Major Changes in Home Care Industry for First Time in 40 Years
Estimated 1.9 Million Companionship Workers Nationally to be Impacted by Rule
On Friday, the U.S. Court of Appeals for the D.C. Circuit ruled that the Department of Labor (DOL) does have the power to make home care providers eligible for minimum wage and overtime pay. This comes seven months after a lower court ruled that the administrative move was not within the powers of the Fair Labor Standard Act (FLSA).
The DOL first proposed the final rule qualifying those who perform in-home companionship services for minimum wage and overtime pay under the FLSA on September 17, 2013. The rule was take effect on January 1, 2015, however, it was struck down by a lower court two weeks prior to its implementation. It will be the first significant change to pay requirements for home care workers in 40 years.
The FLSA’s companionship services rule largely eliminates the minimum wage and overtime exemption previously used by third-party employers such as home care agencies, resulting in an estimated 1.9 million U. S. employees who may be eligible to receive larger paychecks.
“The rule imposes much-heightened scrutiny on whether employers may classify their employees as exempt from FLSA rules, most notably minimum wage and overtime pay requirements,” said Joseph W. Gagnon, partner in the Houston office of labor and employment law firm Fisher & Phillips. “The new rule drastically reduces the number of employees who may be classified as exempt, leaving home-care agencies feeling the greatest impact.”
According to the DOL, when the exemption was originally written by Congress in 1974, it was intended to apply to family members and friends who were caring for someone who was sick or elderly, as well as live-in companions employed by individuals who lived in personal residences, rather than by third-party agencies.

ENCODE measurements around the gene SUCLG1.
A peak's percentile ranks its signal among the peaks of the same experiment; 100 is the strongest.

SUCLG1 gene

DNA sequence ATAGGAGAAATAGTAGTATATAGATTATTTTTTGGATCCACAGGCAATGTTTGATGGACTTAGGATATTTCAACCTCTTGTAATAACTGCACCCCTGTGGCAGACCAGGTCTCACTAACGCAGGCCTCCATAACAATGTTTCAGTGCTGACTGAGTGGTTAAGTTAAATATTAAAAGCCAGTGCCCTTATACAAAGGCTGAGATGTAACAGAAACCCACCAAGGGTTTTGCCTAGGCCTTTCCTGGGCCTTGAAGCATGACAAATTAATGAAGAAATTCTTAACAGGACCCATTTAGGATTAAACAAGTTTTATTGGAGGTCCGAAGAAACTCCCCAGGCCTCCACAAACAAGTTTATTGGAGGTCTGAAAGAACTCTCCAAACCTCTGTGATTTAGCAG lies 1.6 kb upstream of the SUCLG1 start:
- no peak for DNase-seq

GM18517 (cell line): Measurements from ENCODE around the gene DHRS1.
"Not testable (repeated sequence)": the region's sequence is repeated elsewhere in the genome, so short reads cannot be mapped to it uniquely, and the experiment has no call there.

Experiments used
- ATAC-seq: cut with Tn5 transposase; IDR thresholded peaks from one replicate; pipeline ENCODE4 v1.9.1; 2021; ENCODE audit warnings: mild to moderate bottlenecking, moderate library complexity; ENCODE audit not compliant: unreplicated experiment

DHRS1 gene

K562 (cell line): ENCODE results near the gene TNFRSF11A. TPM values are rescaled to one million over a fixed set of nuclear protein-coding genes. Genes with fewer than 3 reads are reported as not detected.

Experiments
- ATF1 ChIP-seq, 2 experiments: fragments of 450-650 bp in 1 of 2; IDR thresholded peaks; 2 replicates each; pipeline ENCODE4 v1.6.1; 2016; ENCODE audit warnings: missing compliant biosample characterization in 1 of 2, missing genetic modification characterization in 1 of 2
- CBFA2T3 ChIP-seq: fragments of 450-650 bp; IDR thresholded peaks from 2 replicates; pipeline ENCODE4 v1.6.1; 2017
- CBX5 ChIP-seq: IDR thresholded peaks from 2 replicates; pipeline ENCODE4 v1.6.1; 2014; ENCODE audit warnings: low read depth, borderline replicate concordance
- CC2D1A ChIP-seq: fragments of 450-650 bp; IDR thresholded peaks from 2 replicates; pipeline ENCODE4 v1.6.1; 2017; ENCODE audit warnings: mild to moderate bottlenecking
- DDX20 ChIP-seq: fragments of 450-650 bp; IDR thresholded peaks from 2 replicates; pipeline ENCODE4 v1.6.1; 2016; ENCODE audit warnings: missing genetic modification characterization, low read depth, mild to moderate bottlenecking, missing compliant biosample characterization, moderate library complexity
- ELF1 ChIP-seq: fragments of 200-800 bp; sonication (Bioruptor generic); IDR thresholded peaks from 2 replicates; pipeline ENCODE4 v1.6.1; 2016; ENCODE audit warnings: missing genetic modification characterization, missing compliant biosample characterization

Though the rule does not entirely eliminate the overtime and minimum wage exemption for home care workers, no third-party employers, including home care agencies, will now qualify for exemption treatment. Under the new rule agencies are required to total up all hours an employee works for that particular employer, regardless of whether the work is performed in one or multiple households. If that total number exceeds 40 hours within an individual work week, employers must provide overtime pay.
In order to properly treat companionship workers as nonexempt under the FLSA, home care staffing agencies need to consider new compensation plans, timekeeping systems, and related policies. Employers also need to ensure that companionship workers and their managers are properly trained on these new requirements.
According to Gagnon, families and individuals who directly employ in-home services may still qualify for the overtime and minimum wage exemption, but their use of the exemption will likely be closely watched. Household eligibility will now be assessed on a week-by-week basis.
Gagnon added that it is likely the exemption will be lost if the home care companion performs services that fall into the category of incidental care, which the new rule has expanded. If a companionship worker spends more than 20 percent of their time performing services such as meal preparation, driving, grooming and bathing, the household may lose the exemption. They also may be at risk of losing the exemption if the companion performs duties for other members of the household. If the exemption is lost, the family or individual will be required to pay minimum wage and overtime pay.
“Employers should remember that interpreting the change and meeting compliance standards is often difficult,” said Gagnon. “It is always best to receive legal counsel on the front end of such changes, rather than waiting until a government investigation is launched into your company or household practices.”